The only ketamine study that reported on adverse events showed a transient increase in blood pressure during administration. Blood pressure returned to normal within about 15 minutes after the infusion.

The researchers note that the data on ketamine were short-term, with follow-up of only 1 to 7 days in the SR and up to 6 weeks in one small RCT.

The US Food and Drug Administration recently approved esketamine nasal spray (Spravato, Janssen), the s-enantiomer of ketamine, for patients with treatment-resistant depression. Long-term follow-up studies "may better inform future guideline recommendations," note the authors.

Lithium Effective

An SR that included 6674 participants compared the efficacy of lithium with that of other active treatments or placebo in preventing suicide in patients with unipolar or bipolar mood disorders during a period of 4 months to 48 months.

The analysis showed that rates of suicide were statistically significantly lower with lithium than with placebo (OR, 0.13; 95% CI, 0.03 – 0.66). There were no differences between lithium and other active treatments, including amitriptyline (multiple brands), carbamazepine (multiple brands), lamotrigine (Lamictal, GlaxoSmithKline), and olanzapine (multiple brands).

"The data for these comparisons were highly variable and do not suggest that the treatments are equivalent," the investigators write.

Adverse events were not measured in these trials, but the authors note that lithium has a low therapeutic index and requires patient safety monitoring.

Given the need for interventions to mitigate risk for suicide, particularly in the veteran and active military populations, "the lack of evidence to support current nonpharmacologic and pharmacologic interventions and the lack of information on potential harms is significant," write the researchers.

The several gaps found in the literature "merit further study," they add.

Rising Suicide Rates in Vets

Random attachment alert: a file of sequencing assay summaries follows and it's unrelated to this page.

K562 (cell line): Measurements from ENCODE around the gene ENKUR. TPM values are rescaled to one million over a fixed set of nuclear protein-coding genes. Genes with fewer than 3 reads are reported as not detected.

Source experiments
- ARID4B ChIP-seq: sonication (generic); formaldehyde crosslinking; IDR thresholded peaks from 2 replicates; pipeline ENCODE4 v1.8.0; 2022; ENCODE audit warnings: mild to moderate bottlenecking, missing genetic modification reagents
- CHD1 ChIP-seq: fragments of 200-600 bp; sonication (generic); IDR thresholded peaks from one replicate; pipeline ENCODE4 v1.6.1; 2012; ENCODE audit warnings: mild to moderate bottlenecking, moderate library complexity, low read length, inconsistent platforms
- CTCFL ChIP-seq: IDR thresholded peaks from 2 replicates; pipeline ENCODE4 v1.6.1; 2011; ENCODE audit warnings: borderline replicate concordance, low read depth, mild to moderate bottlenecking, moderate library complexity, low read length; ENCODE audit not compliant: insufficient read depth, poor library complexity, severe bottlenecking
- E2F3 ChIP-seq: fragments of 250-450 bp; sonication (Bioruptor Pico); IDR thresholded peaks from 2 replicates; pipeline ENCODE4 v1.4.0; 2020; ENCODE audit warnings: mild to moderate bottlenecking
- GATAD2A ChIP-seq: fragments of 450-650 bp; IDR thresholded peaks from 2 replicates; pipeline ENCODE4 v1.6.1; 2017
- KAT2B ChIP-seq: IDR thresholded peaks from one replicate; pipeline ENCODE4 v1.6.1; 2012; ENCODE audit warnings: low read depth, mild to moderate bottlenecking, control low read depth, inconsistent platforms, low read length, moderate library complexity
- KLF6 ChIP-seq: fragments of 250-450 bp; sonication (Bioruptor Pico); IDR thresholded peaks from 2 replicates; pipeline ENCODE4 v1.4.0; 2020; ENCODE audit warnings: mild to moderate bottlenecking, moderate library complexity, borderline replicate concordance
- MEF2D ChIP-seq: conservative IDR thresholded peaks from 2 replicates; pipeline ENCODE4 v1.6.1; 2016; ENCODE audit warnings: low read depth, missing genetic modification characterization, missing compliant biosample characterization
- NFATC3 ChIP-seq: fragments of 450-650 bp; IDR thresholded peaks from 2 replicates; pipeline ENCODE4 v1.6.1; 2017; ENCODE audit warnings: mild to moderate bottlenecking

In a separate article, a synopsis of the updated guidelines provides healthcare providers with a framework by which to screen for, evaluate, treat, and manage the individual needs and preferences of VA and DoD patients who may be at risk for suicide.

The authors note that 20 veterans die each day by suicide — a rate that is about 20% higher than that of the general population.

The situation appears to be worsening. Suicide rates almost doubled among service members between 1999 and 2016.

Members of the guidelines panel developed three algorithms to highlight current best practices and formulated 22 evidence-based recommendations, which were organized into three categories.

The authors found strong support for assessing risk factors as part of a comprehensive evaluation of suicide risk. Because an effective method has not been identified, they recommend several approaches in the clinical setting, including self-report measures and clinical interviews.

The guideline developers note that there is support for CBT-based interventions that focus on suicide prevention for patients with a recent history of self-directed violence. They point out that there is a lack of evidence of benefit for community-based interventions.

For pharmacologic treatments, the guidelines suggest considering short-term ketamine infusions or lithium alone or in combination with another psychotropic agent. Clozapine (multiple brands) may be used for patients who have previously attempted suicide.